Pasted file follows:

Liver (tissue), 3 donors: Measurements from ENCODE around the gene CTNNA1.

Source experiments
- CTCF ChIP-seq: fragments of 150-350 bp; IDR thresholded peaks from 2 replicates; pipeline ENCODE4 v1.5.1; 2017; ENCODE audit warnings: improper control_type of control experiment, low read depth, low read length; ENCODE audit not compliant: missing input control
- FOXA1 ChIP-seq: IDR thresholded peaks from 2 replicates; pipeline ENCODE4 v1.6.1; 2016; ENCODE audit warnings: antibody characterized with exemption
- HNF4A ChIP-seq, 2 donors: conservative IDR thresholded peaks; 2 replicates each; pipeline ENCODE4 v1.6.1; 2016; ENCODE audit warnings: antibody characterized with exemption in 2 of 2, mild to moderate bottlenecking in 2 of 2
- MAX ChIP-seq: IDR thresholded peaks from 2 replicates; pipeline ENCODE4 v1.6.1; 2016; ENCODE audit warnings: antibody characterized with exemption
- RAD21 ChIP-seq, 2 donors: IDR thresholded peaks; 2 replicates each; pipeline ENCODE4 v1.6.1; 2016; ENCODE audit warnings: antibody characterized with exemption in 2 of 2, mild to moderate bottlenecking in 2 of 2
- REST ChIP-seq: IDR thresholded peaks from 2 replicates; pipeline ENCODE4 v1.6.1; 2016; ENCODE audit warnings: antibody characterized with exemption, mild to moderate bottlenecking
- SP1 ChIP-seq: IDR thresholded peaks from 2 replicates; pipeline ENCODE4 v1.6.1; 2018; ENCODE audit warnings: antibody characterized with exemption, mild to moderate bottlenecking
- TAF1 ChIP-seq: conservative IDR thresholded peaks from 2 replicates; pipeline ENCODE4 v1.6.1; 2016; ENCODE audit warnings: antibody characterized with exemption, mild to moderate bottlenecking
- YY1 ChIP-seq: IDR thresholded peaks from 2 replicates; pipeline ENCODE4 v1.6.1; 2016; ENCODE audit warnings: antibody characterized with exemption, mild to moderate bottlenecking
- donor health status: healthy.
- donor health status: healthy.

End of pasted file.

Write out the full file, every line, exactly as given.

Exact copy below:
Liver (tissue), 3 donors: Measurements from ENCODE around the gene CTNNA1.

Source experiments
- CTCF ChIP-seq: fragments of 150-350 bp; IDR thresholded peaks from 2 replicates; pipeline ENCODE4 v1.5.1; 2017; ENCODE audit warnings: improper control_type of control experiment, low read depth, low read length; ENCODE audit not compliant: missing input control
- FOXA1 ChIP-seq: IDR thresholded peaks from 2 replicates; pipeline ENCODE4 v1.6.1; 2016; ENCODE audit warnings: antibody characterized with exemption
- HNF4A ChIP-seq, 2 donors: conservative IDR thresholded peaks; 2 replicates each; pipeline ENCODE4 v1.6.1; 2016; ENCODE audit warnings: antibody characterized with exemption in 2 of 2, mild to moderate bottlenecking in 2 of 2
- MAX ChIP-seq: IDR thresholded peaks from 2 replicates; pipeline ENCODE4 v1.6.1; 2016; ENCODE audit warnings: antibody characterized with exemption
- RAD21 ChIP-seq, 2 donors: IDR thresholded peaks; 2 replicates each; pipeline ENCODE4 v1.6.1; 2016; ENCODE audit warnings: antibody characterized with exemption in 2 of 2, mild to moderate bottlenecking in 2 of 2
- REST ChIP-seq: IDR thresholded peaks from 2 replicates; pipeline ENCODE4 v1.6.1; 2016; ENCODE audit warnings: antibody characterized with exemption, mild to moderate bottlenecking
- SP1 ChIP-seq: IDR thresholded peaks from 2 replicates; pipeline ENCODE4 v1.6.1; 2018; ENCODE audit warnings: antibody characterized with exemption, mild to moderate bottlenecking
- TAF1 ChIP-seq: conservative IDR thresholded peaks from 2 replicates; pipeline ENCODE4 v1.6.1; 2016; ENCODE audit warnings: antibody characterized with exemption, mild to moderate bottlenecking
- YY1 ChIP-seq: IDR thresholded peaks from 2 replicates; pipeline ENCODE4 v1.6.1; 2016; ENCODE audit warnings: antibody characterized with exemption, mild to moderate bottlenecking
- donor health status: healthy.
- donor health status: healthy.